On the other side of Sant Fotini, there is a shrine dedicated to god Pan. Pan was the god of the wild, connected with nature, herds, and rustic music – a companion to shepherds and nymphs. According to tradition, his homeland is found in the pastures of Arcadia, in Peloponnese – though, as per another, less known legend, he may have been the son of Penelope, Odysseus’ wife, who, while being pursued by the suitors, decided one night to sleep with all of them and the boy born out of this nocturnal adventure was called “Pan”, which in Greek means “everyone”. The Athenians worshipped the god, especially since, they believed, he was the one who on the eve of the famous Marathon battle, penetrated the Persian camp creating confusion and havoc – which, ever since, is called “panic”. The shrine is just a rocky outcrop with a small natural cave and two perpendicular faces hewn in antiquity, where an indistinct relief of God Pan was detected in 1911 (hence the belief that the shrine was dedicated to Pan). However, it may have been the shrine of the Nymphs and the River God Acheloos, with a spring of cold water, a plane tree and a willow, where, as Plato writes, sat Socrates and Phaedrus during their philosophical walk. Today, it can be accessed through a tiny path almost overtaken by acanthus bushes (the ones that inspired the Corinthian-style capital of the columns). The perceived drawing of Pan has been smoothened off the surface of the stone, and the rock was almost blown up during the construction of the surrounding roads.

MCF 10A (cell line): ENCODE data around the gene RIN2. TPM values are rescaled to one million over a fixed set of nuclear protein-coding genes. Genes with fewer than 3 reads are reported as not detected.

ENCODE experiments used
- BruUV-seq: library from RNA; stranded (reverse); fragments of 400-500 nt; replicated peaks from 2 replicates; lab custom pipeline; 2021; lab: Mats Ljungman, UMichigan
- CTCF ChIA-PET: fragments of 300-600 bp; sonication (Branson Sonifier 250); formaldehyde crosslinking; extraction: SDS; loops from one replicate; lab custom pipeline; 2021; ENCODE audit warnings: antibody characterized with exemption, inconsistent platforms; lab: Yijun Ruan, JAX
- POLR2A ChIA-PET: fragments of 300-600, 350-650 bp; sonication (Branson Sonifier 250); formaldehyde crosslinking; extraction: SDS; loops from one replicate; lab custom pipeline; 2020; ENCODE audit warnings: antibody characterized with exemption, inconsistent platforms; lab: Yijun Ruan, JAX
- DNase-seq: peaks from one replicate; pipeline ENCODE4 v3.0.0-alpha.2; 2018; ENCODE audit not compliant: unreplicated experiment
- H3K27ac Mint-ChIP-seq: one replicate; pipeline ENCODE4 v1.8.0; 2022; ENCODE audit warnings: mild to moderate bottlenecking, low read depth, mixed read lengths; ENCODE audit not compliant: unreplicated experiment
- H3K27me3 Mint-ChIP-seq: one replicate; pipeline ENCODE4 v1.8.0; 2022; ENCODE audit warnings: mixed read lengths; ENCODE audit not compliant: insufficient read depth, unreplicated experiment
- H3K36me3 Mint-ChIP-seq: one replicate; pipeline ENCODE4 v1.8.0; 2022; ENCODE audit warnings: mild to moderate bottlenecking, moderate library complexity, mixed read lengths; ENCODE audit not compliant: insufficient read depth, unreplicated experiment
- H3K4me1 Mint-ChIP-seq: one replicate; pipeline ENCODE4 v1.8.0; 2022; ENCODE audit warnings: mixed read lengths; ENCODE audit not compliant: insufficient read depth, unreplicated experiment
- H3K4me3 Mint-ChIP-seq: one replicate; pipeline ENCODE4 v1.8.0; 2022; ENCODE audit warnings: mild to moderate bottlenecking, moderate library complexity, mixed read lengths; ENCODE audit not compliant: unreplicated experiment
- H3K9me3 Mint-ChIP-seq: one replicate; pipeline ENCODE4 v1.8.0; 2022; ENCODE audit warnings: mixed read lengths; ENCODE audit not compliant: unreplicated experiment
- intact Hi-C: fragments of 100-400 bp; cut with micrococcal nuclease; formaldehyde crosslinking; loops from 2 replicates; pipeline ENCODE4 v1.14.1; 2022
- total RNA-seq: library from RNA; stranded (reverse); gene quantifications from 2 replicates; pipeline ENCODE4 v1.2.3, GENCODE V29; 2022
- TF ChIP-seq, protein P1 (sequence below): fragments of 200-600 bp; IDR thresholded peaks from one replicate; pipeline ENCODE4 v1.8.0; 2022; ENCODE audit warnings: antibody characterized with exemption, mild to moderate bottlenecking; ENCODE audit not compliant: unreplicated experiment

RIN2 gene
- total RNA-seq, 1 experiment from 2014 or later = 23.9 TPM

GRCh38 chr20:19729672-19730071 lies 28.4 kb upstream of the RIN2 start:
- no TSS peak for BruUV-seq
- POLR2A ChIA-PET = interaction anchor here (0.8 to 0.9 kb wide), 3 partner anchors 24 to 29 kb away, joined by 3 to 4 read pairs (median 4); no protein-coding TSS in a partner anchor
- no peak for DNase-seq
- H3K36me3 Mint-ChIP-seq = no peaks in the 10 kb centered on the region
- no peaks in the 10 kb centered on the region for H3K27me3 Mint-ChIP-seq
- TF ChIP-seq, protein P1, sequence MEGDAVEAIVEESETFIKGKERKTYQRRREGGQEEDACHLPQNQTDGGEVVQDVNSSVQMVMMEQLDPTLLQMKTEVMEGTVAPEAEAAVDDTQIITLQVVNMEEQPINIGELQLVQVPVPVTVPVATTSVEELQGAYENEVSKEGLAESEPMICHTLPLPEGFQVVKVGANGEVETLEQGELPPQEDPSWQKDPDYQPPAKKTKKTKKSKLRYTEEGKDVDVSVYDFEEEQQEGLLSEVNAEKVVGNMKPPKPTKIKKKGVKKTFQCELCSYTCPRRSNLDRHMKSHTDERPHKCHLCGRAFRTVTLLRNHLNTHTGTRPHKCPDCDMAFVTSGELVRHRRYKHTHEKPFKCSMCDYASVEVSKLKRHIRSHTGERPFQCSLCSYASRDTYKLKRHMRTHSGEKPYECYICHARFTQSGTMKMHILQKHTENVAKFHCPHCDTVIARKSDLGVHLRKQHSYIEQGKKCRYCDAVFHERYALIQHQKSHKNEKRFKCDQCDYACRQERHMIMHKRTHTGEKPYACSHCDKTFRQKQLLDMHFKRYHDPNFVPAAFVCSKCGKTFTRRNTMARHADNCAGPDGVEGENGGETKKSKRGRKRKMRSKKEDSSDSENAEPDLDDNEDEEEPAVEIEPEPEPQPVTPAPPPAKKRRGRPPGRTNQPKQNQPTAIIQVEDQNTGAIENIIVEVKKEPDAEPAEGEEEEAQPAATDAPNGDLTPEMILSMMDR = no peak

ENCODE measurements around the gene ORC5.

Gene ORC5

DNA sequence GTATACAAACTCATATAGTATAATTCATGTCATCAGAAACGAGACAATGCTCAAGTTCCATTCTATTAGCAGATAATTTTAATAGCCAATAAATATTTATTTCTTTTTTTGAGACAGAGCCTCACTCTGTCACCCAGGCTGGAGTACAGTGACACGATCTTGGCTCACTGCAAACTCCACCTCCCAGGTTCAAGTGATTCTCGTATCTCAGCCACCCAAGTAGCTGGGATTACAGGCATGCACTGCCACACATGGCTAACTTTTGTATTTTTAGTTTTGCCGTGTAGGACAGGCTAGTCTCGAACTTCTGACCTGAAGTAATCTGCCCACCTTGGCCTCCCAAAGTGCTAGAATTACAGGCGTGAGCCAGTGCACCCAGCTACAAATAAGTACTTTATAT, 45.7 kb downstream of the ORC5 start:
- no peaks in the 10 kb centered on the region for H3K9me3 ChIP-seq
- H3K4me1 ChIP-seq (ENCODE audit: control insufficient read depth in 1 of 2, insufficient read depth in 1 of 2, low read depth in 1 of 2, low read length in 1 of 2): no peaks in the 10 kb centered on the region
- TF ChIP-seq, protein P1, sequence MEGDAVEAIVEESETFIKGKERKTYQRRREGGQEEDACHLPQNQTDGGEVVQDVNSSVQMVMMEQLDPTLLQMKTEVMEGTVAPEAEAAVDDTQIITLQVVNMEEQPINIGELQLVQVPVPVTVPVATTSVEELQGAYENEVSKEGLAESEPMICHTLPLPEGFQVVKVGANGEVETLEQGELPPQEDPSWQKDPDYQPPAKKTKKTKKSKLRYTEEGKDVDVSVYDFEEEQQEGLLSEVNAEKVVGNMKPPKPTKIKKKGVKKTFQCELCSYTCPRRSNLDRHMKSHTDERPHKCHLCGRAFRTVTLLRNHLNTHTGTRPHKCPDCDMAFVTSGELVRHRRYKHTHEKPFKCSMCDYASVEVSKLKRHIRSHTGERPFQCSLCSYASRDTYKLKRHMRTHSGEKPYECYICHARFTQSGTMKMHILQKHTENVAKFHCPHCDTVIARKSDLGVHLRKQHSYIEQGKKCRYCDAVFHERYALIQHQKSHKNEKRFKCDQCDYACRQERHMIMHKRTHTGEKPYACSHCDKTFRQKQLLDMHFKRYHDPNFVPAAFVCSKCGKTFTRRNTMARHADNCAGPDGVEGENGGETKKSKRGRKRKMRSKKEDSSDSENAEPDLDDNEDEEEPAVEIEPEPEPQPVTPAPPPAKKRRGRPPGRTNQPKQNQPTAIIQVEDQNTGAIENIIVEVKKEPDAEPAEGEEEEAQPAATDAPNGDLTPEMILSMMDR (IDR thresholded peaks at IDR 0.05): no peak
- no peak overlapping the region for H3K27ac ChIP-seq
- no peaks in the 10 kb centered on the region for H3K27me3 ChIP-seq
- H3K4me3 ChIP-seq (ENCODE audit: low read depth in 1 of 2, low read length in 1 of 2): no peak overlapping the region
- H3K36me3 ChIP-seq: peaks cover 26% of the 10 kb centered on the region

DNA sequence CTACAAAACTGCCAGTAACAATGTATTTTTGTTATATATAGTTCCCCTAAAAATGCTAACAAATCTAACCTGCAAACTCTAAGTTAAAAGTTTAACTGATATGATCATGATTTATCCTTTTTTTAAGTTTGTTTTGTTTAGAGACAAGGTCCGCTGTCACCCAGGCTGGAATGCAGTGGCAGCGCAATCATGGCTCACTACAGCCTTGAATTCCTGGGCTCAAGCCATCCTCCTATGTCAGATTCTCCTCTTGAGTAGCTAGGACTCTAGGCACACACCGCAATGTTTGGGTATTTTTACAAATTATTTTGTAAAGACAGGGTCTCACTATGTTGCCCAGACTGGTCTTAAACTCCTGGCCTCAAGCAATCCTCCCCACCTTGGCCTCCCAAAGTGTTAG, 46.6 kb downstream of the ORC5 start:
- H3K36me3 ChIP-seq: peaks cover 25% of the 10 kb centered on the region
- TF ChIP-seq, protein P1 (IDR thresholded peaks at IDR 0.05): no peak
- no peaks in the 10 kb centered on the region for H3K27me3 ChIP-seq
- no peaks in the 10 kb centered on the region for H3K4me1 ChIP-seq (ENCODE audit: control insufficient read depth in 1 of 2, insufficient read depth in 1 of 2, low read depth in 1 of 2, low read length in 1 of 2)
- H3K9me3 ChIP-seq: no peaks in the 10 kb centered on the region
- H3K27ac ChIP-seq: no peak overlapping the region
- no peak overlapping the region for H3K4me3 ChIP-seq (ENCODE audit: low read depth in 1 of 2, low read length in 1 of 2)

This spot of land around Saint Fotini was of idyllic beauty: there were playful waterfalls, a small island called Vatrahonisi (frog island) in the middle of the riverbed, and a refreshing pool of water known as Vouthoulas. Until the end of the 19th century, it was a popular area for swimming, while it also served as a romantic rendezvous point for young couples. It is said that, during the Greek Independence War, the rebels were replenishing their ammunition supplies there, so, for several decades afterwards, many malefactors or outcasts used the area as their haunt, turning it into a dangerous neighbourhood in the evenings.
The peaceful and unspoiled ambience of this corner, in connection with the energy of the river, had attracted men since the ancient times, hence the number of shrines found in the proximity (known in their entirety as the Parilissia Temples). Among them, we can identify the Temple of Delfinios Apollon (4rth century BC) and the temple of Cronos and Rhea (2nd c. BC), while according to the legends, this area hosted the tomb of mythical Deukalion (the father of all Greeks), the palace of Aegeas (father to Thisseas, the Athenian hero who killed the Minotaur in Crete), and the entrance to the Underworld for the souls of the dead.